Bob Cornuke has suggested that Mount Sulieman in the Elborz Mountains of Iran may be the landing site of the Ark. If the Tower of Babel was located at Babylon, this could be an acceptable location for the Ark because of the mountain’s location east of Babylon, but this is not ideal since it lies significantly northeast of Babylon. Another problem is that Mount Sulieman does not seem to lie within the ancient boundaries of Urartu.
In addition to the popular Ark sites listed above, a variety of other sites have been suggested. These include Al Judi in Saudi Arabia and Mount Judi near Haran. Additionally, the Dasht-e Kavir desert in Iran and the desert of Sadi Arabia are among the proposed Ark sites. These desert sites seem unlikely due to their low elevation.
Searching for the Ark
Many people who believe in the historicity of the biblical account of Noah and the Flood are happy to believe this way from the comfort of their own homes. A few, however, leave their normal lives to search for the Ark. They become totally obsessed with their quest, and some become addicted to the search. It is assumed that the only cure for “Ark fever” would be actually finding the Ark itself.
The search for the Ark is not an easy quest. It demands rigorous physical training and involves high-altitude rock climbing. It requires expensive equipment, extensive travel, and hard-to-obtain government permits. Dangers on the mountain itself include snowstorms, lightning, wind, severe cold, avalanches, wild animals, and altitude sickness. Searching for the Ark is not for the faint of heart. An unfortunate side effect of “Ark fever” is that the constant desire for excitement and glory can lead to intrigue, deceit, and false Ark sightings.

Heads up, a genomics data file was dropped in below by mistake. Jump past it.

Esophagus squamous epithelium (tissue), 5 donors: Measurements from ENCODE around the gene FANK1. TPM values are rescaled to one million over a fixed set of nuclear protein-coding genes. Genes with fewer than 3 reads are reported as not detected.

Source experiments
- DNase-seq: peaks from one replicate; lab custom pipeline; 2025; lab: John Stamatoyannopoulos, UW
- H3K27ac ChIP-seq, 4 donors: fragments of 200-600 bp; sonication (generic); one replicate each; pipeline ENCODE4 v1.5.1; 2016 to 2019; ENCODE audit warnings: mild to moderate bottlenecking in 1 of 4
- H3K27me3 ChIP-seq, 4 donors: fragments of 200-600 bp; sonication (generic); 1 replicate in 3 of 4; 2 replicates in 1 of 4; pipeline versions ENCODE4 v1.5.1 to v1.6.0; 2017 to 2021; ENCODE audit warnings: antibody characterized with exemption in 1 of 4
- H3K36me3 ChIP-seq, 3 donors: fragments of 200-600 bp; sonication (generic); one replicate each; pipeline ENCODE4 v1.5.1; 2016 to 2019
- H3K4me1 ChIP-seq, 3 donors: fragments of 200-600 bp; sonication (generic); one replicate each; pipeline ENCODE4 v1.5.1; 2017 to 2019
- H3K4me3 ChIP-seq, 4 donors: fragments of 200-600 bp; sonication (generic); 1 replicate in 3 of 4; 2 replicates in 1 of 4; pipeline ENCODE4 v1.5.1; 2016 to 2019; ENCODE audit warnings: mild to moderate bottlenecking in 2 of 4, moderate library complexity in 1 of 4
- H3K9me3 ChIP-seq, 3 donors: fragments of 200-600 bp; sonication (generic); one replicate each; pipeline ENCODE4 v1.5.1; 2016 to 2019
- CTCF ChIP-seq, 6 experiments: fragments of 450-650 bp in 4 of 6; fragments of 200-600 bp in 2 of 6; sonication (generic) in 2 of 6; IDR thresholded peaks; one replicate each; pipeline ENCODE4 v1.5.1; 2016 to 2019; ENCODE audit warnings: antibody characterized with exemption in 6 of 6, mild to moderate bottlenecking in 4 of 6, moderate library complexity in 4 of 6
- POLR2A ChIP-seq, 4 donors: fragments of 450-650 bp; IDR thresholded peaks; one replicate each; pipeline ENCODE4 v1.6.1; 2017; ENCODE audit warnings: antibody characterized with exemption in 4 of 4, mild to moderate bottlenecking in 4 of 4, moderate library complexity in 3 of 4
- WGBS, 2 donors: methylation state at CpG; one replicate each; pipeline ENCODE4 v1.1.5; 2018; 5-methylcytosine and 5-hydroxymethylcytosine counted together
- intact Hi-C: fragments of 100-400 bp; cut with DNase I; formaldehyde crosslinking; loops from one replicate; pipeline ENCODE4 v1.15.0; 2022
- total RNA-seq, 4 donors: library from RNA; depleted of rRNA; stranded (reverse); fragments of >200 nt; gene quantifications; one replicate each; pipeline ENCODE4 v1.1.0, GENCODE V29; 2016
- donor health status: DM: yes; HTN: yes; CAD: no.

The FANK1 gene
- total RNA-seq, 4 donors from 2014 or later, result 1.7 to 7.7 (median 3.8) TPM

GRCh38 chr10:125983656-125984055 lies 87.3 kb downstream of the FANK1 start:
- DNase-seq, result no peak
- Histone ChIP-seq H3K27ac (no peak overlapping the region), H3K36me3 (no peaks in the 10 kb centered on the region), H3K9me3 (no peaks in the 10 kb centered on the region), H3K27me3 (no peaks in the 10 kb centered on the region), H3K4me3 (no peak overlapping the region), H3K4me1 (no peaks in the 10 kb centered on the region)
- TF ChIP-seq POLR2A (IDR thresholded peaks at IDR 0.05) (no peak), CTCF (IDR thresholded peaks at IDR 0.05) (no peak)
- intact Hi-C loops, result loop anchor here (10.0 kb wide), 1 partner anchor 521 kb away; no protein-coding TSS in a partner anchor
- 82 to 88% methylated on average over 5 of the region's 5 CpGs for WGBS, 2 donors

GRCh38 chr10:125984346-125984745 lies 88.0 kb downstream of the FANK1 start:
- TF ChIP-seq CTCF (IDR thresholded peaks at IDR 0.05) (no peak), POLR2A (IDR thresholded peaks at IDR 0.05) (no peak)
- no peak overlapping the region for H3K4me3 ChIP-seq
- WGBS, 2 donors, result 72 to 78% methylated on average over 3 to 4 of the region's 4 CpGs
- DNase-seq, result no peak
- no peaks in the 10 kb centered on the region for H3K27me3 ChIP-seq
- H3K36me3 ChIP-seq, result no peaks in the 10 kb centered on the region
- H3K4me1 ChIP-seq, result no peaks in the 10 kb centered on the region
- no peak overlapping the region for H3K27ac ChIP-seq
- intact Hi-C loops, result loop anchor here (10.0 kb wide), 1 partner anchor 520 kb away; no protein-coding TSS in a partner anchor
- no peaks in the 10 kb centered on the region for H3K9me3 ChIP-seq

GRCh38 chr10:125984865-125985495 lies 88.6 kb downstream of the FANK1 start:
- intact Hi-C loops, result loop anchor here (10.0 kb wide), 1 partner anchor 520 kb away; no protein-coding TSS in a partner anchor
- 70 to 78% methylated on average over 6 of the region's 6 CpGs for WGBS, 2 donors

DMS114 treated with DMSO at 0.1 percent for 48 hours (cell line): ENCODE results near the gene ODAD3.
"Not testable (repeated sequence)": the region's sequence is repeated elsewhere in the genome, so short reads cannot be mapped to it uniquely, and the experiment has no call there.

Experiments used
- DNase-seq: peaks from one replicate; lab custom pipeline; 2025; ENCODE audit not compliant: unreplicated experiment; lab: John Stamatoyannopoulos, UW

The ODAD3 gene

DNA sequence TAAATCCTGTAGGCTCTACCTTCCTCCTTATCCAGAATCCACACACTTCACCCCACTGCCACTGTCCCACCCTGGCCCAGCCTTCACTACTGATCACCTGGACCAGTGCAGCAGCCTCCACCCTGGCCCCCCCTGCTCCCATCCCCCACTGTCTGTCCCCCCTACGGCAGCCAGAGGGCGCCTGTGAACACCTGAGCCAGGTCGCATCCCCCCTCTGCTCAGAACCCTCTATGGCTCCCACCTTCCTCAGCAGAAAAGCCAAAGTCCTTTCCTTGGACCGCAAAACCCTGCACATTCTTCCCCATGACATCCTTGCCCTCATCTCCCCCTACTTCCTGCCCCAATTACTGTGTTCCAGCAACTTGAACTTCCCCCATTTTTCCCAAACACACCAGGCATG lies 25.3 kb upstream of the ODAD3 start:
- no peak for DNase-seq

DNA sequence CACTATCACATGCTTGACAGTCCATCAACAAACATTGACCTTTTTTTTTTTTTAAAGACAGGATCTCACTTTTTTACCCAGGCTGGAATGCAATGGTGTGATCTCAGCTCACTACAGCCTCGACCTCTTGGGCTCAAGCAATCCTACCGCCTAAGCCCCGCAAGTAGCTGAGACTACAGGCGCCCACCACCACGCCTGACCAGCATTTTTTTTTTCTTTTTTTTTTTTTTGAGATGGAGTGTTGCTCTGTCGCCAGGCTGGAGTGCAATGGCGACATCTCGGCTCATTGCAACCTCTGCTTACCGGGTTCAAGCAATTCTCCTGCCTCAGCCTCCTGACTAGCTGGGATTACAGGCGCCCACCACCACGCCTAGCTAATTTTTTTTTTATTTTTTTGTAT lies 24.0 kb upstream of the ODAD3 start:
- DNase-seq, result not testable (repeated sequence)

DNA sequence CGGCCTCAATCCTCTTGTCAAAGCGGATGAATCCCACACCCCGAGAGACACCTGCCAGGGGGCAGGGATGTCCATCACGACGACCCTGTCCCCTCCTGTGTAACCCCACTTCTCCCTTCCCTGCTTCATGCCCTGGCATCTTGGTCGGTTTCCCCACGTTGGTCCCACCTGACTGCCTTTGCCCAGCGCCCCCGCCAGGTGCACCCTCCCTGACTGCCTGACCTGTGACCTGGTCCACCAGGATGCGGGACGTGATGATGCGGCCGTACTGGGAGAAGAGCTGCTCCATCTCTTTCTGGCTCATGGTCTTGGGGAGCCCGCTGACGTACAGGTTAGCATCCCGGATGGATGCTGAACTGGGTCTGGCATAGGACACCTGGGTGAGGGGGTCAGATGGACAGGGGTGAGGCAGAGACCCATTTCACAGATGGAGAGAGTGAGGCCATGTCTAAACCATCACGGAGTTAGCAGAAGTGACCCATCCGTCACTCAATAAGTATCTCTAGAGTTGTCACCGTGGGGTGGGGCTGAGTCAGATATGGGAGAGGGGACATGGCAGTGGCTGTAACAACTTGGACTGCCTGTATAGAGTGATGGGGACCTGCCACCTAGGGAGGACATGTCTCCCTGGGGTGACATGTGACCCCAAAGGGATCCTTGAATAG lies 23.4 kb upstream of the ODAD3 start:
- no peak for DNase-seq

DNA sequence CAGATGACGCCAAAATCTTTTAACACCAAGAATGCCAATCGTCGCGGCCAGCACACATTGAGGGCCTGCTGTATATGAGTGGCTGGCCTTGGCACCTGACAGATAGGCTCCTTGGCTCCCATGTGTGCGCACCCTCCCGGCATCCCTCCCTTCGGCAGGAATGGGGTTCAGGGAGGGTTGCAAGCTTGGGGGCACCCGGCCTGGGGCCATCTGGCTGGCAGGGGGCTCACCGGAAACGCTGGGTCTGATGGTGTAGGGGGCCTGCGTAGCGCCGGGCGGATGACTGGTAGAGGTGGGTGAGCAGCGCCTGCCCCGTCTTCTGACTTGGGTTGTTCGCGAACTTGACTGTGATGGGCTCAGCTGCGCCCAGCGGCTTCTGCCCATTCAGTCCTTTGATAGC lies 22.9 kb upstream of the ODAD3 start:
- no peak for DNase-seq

Modern technology has helped alleviate the risks of Ark hunting. Satellite imaging holds great potential in the search for the Ark. However, any Ark-looking object located in this way should be examined by a ground team to authenticate it.
The Ark Itself
What Does the Bible Say?
According to the biblical account (Genesis 6:14), the Ark was a large wooden floating vessel, but there is some debate on the exact dimensions of the Ark. According to Genesis 6:15, the Ark was 300 cubits long, 50 cubits wide, and 30 cubits high. However, the term cubit has carried a variety of meanings through time, ranging from 14 inches to 26.6 inches. For this reason, it is difficult to know exactly how long a cubit was in Noah’s time. It seems reasonable, but not certain, that it was equivalent to the ancient Mesopotamian cubit, since the Ark likely landed in that region. It seems that the only certain way to discover the actual dimensions of the Ark would be to discover it and measure it.
The shape of the ark is also debatable. The Hebrew word tebah refers to both Noah’s Ark and the basket in which Moses’ mother placed him (Exodus 2:3). It is not the same Hebrew word that refers to boats or ships. The actual meaning of tebah is unknown, although scholars generally assume that it refers to a box of some kind. It could also carry an implication of a place of protection. Artists from the past thousand years have produced a variety of renderings of the Ark. Renaissance writers thought that the Ark was pyramidal in shape. More recent renderings are often barge-like.
Noah built the Ark of gopher wood (Genesis 6:14), but there is no known gopher tree, leaving even the type of wood uncertain. While some researchers assume that it is an unknown variety of tree, others have suggested that it referred to laminated wood, bundles of reeds, or resinous wood.
What Might Remain of the Ark?